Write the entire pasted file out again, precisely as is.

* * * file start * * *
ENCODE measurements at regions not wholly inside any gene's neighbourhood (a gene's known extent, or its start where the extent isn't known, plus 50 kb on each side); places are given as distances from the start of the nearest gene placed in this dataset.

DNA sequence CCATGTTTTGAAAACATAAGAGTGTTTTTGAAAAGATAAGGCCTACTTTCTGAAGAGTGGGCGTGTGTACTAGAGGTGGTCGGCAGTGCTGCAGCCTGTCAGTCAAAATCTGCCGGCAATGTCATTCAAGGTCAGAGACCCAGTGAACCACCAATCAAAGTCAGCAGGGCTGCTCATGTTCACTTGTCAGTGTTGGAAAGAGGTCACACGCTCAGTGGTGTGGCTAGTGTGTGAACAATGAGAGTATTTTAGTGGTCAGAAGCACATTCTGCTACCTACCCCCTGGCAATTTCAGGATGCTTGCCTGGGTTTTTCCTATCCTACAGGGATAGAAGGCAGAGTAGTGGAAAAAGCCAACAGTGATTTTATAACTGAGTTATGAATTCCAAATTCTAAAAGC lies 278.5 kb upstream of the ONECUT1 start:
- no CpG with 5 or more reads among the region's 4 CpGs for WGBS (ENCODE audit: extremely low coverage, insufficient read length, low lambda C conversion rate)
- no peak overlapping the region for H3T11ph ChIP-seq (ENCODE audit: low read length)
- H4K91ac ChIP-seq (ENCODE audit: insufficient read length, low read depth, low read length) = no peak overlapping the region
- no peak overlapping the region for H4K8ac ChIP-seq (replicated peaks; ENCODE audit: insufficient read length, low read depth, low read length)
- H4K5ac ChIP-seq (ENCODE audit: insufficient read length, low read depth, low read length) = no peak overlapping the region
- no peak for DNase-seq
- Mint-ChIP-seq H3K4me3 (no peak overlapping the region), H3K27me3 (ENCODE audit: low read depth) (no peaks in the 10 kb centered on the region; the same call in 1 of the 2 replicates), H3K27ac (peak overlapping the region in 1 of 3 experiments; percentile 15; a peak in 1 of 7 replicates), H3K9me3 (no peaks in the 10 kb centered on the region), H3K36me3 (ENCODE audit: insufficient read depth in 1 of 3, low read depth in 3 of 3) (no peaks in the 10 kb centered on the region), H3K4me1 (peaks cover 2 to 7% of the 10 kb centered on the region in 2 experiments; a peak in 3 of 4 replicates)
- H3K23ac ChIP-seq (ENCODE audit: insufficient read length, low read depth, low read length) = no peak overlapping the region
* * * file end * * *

ENCODE measurements at regions not wholly inside any gene's neighbourhood (a gene's known extent, or its start where the extent isn't known, plus 50 kb on each side); places are given as distances from the start of the nearest gene placed in this dataset.

DNA sequence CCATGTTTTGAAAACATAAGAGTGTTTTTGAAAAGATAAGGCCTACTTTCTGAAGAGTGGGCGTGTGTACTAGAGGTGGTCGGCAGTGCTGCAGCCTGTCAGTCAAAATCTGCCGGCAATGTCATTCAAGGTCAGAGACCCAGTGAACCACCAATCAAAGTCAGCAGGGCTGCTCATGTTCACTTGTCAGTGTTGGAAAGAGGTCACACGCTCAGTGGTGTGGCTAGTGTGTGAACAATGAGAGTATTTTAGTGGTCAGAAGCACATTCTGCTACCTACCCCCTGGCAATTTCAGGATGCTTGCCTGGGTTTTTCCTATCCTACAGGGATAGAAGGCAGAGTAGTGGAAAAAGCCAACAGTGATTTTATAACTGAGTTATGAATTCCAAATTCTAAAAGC lies 278.5 kb upstream of the ONECUT1 start:
- no CpG with 5 or more reads among the region's 4 CpGs for WGBS (ENCODE audit: extremely low coverage, insufficient read length, low lambda C conversion rate)
- no peak overlapping the region for H3T11ph ChIP-seq (ENCODE audit: low read length)
- H4K91ac ChIP-seq (ENCODE audit: insufficient read length, low read depth, low read length) = no peak overlapping the region
- no peak overlapping the region for H4K8ac ChIP-seq (replicated peaks; ENCODE audit: insufficient read length, low read depth, low read length)
- H4K5ac ChIP-seq (ENCODE audit: insufficient read length, low read depth, low read length) = no peak overlapping the region
- no peak for DNase-seq
- Mint-ChIP-seq H3K4me3 (no peak overlapping the region), H3K27me3 (ENCODE audit: low read depth) (no peaks in the 10 kb centered on the region; the same call in 1 of the 2 replicates), H3K27ac (peak overlapping the region in 1 of 3 experiments; percentile 15; a peak in 1 of 7 replicates), H3K9me3 (no peaks in the 10 kb centered on the region), H3K36me3 (ENCODE audit: insufficient read depth in 1 of 3, low read depth in 3 of 3) (no peaks in the 10 kb centered on the region), H3K4me1 (peaks cover 2 to 7% of the 10 kb centered on the region in 2 experiments; a peak in 3 of 4 replicates)
- H3K23ac ChIP-seq (ENCODE audit: insufficient read length, low read depth, low read length) = no peak overlapping the region